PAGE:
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BRUINS NOTEBOOK

Leading trio together again

Line changes give offense needed lift

Over the week, all the pieces fell into place for coach Dave Lewis to reunite Marco Sturm, Patrice Bergeron, and Brad Boyes, the top three guns from the 2005-06 squad, for last night's 5-4 shootout loss against the Buffalo Sabres.

Sturm, who injured his left knee Oct. 18 when he was hit by an errant Brad Stuart slap shot, had a good week of practice and was ready to go last night.

Phil Kessel, slotted at left wing for the first nine games, was moved to center, his natural position, during Monday's practice and showed Lewis he's ready to play at pivot.

Most important, the flickering Boston offense -- that of 19 goals in nine games -- needed a kick in the pants.

"We're still struggling scoring goals," Boyes said before last night's game. "Just figured, let's give it a try. Other things haven't been working. There's been so many combinations so far. We figured this is the last one to put back together again."

The shuffle led to four goals, but it wasn't the high-flying threesome from last year that looked the best.

The line of P.J. Axelsson, Marc Savard, and Glen Murray was the most dangerous Boston threesome. Savard had his best game as a Bruin, scoring a goal and two assists. In the first period during an odd-man rush, Savard faked a slapper, then pulled a pass to Axelsson, who slammed a one-timer past Ryan Miller.

In the second period, Savard scored his second goal of the season when he tucked home a rebound of a Bergeron point shot. Then Savard got an assist after Murray banged in a rebound of a slapper.

"[Savard] was very good," Lewis said. "I thought that line was very good. He's sort of the catalyst of that line. He made a tremendous pass to Axelsson on the one goal, scored his goal, and was important on the power play."

Savard ended with three shots, two takeaways, and 18 minutes 24 seconds of ice time over 25 shifts.

His first-line teammates looked comfortable as well. Sturm, Bergeron, and Boyes each had three shots. Bergeron and Boyes each recorded an assist.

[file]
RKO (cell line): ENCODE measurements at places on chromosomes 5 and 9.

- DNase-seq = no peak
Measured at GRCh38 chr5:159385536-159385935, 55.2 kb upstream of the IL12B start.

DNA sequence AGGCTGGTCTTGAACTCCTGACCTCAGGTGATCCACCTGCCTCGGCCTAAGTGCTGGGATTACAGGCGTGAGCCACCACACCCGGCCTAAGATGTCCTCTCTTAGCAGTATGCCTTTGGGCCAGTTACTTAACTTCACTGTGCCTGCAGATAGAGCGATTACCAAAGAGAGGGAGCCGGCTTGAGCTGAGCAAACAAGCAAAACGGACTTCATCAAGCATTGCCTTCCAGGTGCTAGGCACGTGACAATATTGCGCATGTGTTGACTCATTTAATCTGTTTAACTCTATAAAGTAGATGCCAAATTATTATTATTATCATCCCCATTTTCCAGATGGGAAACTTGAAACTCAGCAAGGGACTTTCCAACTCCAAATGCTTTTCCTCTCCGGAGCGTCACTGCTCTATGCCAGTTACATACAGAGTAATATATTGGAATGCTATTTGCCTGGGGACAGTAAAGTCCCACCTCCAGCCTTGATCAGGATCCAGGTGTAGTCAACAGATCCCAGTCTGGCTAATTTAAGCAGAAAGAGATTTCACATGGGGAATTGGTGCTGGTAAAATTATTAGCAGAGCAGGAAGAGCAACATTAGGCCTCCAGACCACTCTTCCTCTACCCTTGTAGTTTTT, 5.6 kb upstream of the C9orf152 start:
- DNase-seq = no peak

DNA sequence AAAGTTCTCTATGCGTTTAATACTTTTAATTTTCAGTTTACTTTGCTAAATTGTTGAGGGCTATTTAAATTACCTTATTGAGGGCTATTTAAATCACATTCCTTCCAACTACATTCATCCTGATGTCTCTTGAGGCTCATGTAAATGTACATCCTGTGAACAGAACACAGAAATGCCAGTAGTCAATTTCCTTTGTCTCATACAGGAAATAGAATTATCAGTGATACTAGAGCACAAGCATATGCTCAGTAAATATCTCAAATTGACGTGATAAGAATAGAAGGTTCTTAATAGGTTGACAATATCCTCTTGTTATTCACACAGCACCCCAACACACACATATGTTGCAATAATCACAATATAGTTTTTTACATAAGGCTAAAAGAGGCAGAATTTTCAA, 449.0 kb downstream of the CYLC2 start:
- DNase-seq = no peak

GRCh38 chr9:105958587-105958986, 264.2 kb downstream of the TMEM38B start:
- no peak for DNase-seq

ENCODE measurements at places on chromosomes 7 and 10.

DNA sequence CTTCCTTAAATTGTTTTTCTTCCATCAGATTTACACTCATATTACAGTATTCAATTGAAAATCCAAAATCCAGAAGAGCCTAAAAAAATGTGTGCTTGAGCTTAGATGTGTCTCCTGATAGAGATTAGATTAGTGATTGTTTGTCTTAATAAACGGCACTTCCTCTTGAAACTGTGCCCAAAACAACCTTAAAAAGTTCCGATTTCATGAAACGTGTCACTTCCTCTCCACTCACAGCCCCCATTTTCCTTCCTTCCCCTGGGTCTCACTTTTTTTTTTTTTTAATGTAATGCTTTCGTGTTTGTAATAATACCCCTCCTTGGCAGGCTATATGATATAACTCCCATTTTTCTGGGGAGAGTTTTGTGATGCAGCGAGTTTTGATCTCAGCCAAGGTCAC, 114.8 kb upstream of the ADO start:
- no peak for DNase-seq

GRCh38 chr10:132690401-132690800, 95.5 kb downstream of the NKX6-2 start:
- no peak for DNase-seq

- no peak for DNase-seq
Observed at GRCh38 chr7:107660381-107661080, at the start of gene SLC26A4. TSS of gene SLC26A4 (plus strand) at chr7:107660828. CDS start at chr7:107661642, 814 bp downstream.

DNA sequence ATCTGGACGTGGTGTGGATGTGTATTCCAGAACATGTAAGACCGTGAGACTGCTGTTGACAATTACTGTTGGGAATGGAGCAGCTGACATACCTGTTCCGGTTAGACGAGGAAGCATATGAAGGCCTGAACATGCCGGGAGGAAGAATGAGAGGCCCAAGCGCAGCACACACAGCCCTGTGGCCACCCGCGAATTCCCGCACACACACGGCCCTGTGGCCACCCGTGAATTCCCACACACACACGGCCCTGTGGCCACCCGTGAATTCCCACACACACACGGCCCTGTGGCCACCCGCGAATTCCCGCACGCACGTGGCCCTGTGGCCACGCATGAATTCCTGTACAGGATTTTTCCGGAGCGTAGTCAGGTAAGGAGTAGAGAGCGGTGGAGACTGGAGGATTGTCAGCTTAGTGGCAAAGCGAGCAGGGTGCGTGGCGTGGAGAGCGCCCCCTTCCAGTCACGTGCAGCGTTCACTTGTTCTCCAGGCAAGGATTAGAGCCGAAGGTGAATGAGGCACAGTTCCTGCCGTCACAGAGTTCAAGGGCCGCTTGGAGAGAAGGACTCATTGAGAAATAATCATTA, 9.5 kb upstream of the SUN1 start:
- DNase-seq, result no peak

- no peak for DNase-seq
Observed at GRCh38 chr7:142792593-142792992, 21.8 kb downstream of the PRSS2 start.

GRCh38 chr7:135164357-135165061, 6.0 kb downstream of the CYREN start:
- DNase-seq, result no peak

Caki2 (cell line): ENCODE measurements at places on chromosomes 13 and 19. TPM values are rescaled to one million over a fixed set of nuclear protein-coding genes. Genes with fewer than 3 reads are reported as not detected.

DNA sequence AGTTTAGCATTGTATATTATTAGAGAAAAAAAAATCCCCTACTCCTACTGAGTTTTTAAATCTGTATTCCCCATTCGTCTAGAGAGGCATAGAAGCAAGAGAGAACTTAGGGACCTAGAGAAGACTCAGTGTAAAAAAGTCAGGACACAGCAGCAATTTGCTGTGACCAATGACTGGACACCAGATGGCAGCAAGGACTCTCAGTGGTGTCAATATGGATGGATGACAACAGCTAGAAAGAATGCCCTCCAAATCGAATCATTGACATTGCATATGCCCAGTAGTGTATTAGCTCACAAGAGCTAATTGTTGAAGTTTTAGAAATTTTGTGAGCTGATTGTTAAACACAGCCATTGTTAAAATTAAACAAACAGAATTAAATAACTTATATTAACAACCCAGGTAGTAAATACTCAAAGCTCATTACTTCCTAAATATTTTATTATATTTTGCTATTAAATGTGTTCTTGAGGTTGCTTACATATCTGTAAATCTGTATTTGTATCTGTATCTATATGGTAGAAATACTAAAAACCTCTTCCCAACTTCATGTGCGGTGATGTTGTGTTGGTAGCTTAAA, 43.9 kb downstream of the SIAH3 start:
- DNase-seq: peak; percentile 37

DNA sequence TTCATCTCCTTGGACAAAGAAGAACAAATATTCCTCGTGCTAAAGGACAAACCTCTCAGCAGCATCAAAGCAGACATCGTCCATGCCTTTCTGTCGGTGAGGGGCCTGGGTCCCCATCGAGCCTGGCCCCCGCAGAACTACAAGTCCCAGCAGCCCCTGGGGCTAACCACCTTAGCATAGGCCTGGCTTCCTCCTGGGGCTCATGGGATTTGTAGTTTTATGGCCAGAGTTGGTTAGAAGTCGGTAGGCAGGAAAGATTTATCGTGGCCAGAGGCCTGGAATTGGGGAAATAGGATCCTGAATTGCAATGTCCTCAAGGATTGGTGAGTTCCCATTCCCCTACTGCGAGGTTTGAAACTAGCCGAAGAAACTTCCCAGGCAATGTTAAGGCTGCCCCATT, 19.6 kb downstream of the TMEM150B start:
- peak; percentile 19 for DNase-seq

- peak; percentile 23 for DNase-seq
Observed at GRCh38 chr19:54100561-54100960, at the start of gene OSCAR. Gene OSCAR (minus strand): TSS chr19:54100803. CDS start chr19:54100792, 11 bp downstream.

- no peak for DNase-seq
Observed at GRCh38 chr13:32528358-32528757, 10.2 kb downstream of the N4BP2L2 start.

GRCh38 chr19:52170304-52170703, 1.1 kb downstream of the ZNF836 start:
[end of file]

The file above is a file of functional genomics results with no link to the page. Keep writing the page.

"They generated chances," Lewis said. "They had some chances to put the game away. You could tell something was going on there."

Still a tie
Amid the gloom of the Boston dressing room last night, Tim Thomas took a positive outlook on last night's loss.

"We dominated one of the best teams in the league for 50 minutes of the game," said Thomas, who couldn't have done much to stop the Buffalo goals. "We had four goals and could have had seven."

Thomas reminded his questioners the Bruins still recorded a point.

"Tonight we tied that game against one of the best teams," Thomas said. "That's the way we have to look forward in getting a win [tomorrow]. It's a big step showing that we can play with these guys."

Historic number
After yesterday's morning skate, equipment manager Mark Dumas held up Savard's new jersey with No. 91 on the back, and the center nodded his approval. Savard, who started the season wearing No. 71, confirmed he's the first Bruin to wear No. 91 . . . Yan Stastny and Milan Jurcina were healthy scratches last night. Jurcina has played in only four games this season. In practice Wednesday, Jurcina brought down the hammer on a screaming slapper that conked Hannu Toivonen square on the squash, damaging his mask. "I had ringing in my ears all night," Toivonen said yesterday . . . Wayne Primeau, shifted to left wing on Boston's third line, took defensive-zone draws instead of Kessel . . . Nifty play by rookie Matt Lashoff in overtime to elude the check of defenseman Brian Campbell and set up Kessel for a potential winner. Kessel's shot went over the net.

Fluto Shinzawa can be reached at FShinzawa@globe.com.

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